It’s not fucking France.

Comments

7 Comments

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  • Head says on: December 22, 2009 at 9:33 am

     

    Great article. I literally laughed out loud when I read the last line…while I was in court!

  • David Z says on: December 22, 2009 at 12:01 pm

     

    Awesome!

  • Don says on: December 22, 2009 at 1:30 pm

     

    *as a condition of citizenship we are now obligated*

    This is pivotal, in many things.

    I reject the notion of citizenry.

    People don’t get to just make stuff up out of the blue and then include me in it.

    I’ll continue to mind my own business and stay out of their way as they play silly games.

  • David Z says on: December 22, 2009 at 3:31 pm

     

    yep, they can feel free to include me out. Forever.

  • Don says on: December 23, 2009 at 10:36 am

     

    You write good stuff, stuff that causes me to focus.
    In the past few months I have streamlined my meanderings down to just a few spots and yours is one of them. This thing is getting tighter all the time and its not good to be scattered. The new intellectuals will be the ones that come out the otherside of the endarkenment and I intend to be one of them.

    Consider this, the first sentence above:
    “There is no meaningful debate, anymore.”

    As far as I’m concerned, there never was.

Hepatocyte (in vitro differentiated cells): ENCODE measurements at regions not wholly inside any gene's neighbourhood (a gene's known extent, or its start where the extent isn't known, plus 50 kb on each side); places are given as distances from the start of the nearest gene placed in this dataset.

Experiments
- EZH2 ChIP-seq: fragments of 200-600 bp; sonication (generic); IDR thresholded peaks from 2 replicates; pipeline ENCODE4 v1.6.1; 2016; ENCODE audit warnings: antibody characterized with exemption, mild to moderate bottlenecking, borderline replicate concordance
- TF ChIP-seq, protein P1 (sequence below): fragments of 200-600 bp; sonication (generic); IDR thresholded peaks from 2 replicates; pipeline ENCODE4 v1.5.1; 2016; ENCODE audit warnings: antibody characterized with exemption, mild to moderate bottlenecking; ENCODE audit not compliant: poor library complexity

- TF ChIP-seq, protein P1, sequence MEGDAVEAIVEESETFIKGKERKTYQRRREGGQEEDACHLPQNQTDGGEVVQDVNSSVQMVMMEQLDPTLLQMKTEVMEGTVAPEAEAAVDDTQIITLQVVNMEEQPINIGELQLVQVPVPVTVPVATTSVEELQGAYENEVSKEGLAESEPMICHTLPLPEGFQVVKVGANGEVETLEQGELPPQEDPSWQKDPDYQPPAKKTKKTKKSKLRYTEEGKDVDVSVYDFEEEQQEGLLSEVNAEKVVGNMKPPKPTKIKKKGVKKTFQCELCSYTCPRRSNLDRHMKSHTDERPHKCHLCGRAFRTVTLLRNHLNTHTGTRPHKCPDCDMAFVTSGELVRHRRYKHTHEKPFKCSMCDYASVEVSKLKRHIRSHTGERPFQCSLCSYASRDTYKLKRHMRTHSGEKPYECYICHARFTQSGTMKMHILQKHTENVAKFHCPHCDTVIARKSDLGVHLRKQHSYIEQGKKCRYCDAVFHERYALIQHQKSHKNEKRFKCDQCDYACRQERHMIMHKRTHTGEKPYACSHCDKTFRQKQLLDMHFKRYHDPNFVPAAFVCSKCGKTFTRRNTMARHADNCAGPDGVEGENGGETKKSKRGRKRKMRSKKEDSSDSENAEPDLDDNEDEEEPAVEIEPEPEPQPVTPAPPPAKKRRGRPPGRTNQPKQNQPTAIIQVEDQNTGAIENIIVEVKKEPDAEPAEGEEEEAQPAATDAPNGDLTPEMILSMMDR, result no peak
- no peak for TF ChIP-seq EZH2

Think about it, how the hell does anyone else get to debate anything at all to do with me?

    These people are criminal and its fortunate for them that they live way over there.

    You see, no sane person will come onto my little slice of sunshine and express themselves so for more than an instant if even that.

    They live, as they do, at my convenience.

    Question: How did you, at 29, gain the knowledge that took me another 20 years to understand?

  • David Z says on: December 24, 2009 at 12:25 pm

     

    hey Don, to your question…

    I spoke with my friend Brad (also a frequent commenter here) last night at dinner about this, and the conclusion we reach is that it’s mostly due to the abundance of relatively free knowledge on the interwebs, without which it’s unlikely that I’d be the same person who writes this blog. That’s why we see people in their 40s & 50s and 20s and 30s and teens all kind of having this mass-awakening in the last few years, it’s only now that this information has been made available. Had I been born in 1960 instead of 1980, I’d probably be in the same boat as you are right now. But if I had been born in 1990, you’d be asking how it was possible that I could’ve gained this knowledge by the age of 19.

    My 2 cents.

  • Don says on: December 24, 2009 at 5:00 pm

     

    David, Excellent. My son is 30 and displays a similar thinking trait as you have done, and I agree on your take on this. You see, I always knew that I thought differently than many people around me but never knew why. It has been since being online for the past 15 years or so that I’ve found many thinkers like myself and have expanded my view. Younger people like you and my son give me a little bit of hope for the future. But we all have our work cut out for us. Onward.

no third solution

Blogging about liberty, anarchy, economics and politics